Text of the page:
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Blog-debate on XML vs. JSON with @davewiner

If you’re reading my blog, odds are you are familiar with Dave Winer already. Dude invented RSS and as his Twitter bio succinctly puts it, he’s been blogging as long as there’s been blogging.

So I wanted to avail his offer for a blog-debate on XML vs. JSON. Here’s Dave’s premise:

Anyone want to blog-debate about XML vs JSON? I’ve spent years using both, I think I have an objective view of the strengths of each. Imho, they are almost the same thing. XML has attributes and values, and that does make it more complex. Slightly. But you don’t have to use the extra features. Look at OPML for an idea of a simple very JSON-like application of XML.

I grew up on RSS and its kin. One of my favorite projects at Thunderdome was developing an NITF format to syndicate our content across network (with the benefit of hindsight, an RSS 2.0 implementation would probably have been better).

But it’s also undeniable that JSON has proliferated over the last decade. This summer’s introduction of JSON Feed typifies this transition from XML to JSON. I saw it mentioned on Daring Fireball, which is how I heard of it.

Let’s take a minute to separate the baby from the bath water here. The JSON Feed creators identified legitimate shortcomings of “standard” RSS. An example in the WordPress context might be custom post types. RSS out of the box doesn’t have the vocabulary to describe additional types of objects, but that’s precisely why RSS 2.0 namespaces exist. Other examples included the addition of a banner image; again, good idea, but germane to publishing in general and not JSON in particular.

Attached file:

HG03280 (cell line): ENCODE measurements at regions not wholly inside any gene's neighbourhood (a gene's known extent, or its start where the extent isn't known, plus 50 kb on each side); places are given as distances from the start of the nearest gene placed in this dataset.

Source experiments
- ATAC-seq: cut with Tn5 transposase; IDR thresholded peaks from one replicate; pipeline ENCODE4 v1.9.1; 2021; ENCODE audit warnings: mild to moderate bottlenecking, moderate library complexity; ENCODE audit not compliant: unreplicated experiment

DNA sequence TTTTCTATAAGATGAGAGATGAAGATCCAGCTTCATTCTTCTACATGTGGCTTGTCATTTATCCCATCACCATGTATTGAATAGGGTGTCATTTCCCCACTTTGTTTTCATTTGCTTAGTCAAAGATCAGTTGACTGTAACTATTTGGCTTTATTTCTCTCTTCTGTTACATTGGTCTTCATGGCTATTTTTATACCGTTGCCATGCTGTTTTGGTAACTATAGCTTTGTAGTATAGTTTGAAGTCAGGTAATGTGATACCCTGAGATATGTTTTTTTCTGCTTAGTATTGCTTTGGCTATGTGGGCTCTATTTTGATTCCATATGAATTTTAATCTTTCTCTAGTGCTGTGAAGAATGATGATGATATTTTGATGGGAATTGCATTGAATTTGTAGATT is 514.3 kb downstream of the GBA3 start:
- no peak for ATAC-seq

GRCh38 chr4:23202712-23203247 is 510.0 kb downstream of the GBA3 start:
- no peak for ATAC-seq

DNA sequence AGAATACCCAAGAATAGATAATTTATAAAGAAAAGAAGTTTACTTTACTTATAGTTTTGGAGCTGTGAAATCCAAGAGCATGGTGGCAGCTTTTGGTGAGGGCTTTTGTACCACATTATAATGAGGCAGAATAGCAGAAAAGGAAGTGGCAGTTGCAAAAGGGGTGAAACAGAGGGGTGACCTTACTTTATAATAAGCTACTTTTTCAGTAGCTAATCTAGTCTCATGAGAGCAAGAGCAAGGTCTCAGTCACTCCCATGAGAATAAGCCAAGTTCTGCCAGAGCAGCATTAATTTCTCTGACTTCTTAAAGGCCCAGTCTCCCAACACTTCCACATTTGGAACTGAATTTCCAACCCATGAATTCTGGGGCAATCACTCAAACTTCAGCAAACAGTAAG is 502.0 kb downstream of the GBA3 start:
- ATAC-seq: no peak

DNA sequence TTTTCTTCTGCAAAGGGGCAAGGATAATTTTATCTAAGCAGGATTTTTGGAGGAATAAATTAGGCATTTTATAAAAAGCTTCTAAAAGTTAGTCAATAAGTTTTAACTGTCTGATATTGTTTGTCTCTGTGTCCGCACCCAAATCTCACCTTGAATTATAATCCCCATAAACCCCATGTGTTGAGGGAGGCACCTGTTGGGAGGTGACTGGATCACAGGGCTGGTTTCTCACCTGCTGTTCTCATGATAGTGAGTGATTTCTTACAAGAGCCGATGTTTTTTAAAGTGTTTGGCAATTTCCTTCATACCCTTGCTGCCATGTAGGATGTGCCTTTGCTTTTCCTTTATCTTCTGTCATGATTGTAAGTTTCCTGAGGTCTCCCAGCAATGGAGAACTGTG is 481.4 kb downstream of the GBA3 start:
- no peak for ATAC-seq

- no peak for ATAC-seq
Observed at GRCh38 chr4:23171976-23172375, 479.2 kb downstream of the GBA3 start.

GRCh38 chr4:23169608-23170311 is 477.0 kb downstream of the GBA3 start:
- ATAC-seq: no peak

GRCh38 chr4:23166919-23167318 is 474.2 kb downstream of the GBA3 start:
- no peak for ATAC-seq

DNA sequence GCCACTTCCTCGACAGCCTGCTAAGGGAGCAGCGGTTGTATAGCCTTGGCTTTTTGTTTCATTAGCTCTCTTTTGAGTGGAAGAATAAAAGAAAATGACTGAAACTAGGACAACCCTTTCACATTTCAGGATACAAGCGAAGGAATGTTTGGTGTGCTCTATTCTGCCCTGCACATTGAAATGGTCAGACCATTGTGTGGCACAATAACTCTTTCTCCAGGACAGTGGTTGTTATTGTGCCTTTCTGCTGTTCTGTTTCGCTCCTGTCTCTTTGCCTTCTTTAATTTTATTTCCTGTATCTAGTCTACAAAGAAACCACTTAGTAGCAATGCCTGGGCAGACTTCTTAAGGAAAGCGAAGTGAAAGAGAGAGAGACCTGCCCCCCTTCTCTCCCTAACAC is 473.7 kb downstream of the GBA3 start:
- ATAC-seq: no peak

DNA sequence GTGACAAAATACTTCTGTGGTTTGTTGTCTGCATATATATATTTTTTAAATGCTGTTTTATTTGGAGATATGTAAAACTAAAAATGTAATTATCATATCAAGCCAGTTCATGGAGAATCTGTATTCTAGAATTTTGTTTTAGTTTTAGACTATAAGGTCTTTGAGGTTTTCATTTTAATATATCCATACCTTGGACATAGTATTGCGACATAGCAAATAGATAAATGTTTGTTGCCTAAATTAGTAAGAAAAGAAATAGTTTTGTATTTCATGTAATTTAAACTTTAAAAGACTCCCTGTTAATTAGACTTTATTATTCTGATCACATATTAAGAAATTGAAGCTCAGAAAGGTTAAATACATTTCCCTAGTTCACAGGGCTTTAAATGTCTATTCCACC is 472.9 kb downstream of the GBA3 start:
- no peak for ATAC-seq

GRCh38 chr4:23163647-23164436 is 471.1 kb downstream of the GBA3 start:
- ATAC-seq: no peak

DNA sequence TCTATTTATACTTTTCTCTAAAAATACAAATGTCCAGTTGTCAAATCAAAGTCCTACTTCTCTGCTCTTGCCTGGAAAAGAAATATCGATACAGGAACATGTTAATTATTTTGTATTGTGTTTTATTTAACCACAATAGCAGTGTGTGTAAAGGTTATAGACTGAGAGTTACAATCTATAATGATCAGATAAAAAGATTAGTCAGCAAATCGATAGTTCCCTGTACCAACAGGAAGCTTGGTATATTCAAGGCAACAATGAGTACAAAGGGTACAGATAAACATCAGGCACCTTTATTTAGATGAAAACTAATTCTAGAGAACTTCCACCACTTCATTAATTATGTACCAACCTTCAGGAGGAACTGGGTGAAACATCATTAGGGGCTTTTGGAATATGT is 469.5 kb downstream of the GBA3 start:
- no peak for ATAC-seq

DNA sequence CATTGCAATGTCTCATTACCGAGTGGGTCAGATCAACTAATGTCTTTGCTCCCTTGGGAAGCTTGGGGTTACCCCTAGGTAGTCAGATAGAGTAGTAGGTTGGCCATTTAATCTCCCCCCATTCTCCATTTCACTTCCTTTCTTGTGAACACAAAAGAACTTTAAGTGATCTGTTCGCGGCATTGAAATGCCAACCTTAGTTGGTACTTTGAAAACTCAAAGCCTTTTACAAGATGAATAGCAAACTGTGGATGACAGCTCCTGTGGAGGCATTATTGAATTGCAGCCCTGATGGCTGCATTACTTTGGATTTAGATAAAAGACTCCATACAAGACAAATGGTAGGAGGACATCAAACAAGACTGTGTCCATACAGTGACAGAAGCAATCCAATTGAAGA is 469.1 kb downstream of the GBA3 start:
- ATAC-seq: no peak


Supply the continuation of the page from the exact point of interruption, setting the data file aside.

Update 12:16pm: Dave informed me that there is also RSS in JSON, which has appeal for schema term consistency between formats

All this to say, I expect RSS to remain the dominant form for feed-based syndication as we know it today. It’s really good at that!

That said, I am spending most of my time these days touching JSON, not XML.

This is because the trend towards API-driven experience and more specifically RESTful experiences. This technology paradigm was driven by the valley but adopted by publishing industry, notably through the WP API project. In general this trend is driven by more happening on the client that’s specific to a user or context. My understanding is that SOAP protocol can satisfy this need, but when that client dev is likely happening in ES6 already, why bother with a detour through XML land?

That said, JSON Feed format is notably not an API. I mentioned this to Gruber and Dave on Twitter, they agreed it was an interesting idea. I’ve been lightly pondering this space as Alley is looking hard at headless publishing. RSS might remain the standard for broadcast feeds but is there a similar standard for content API? We’ve got the WP API project, Contentful has an API, but it doesn’t seem like there’s a standard here.

What do you think? I’m using Coral Project Talk below, so leave me a comment!

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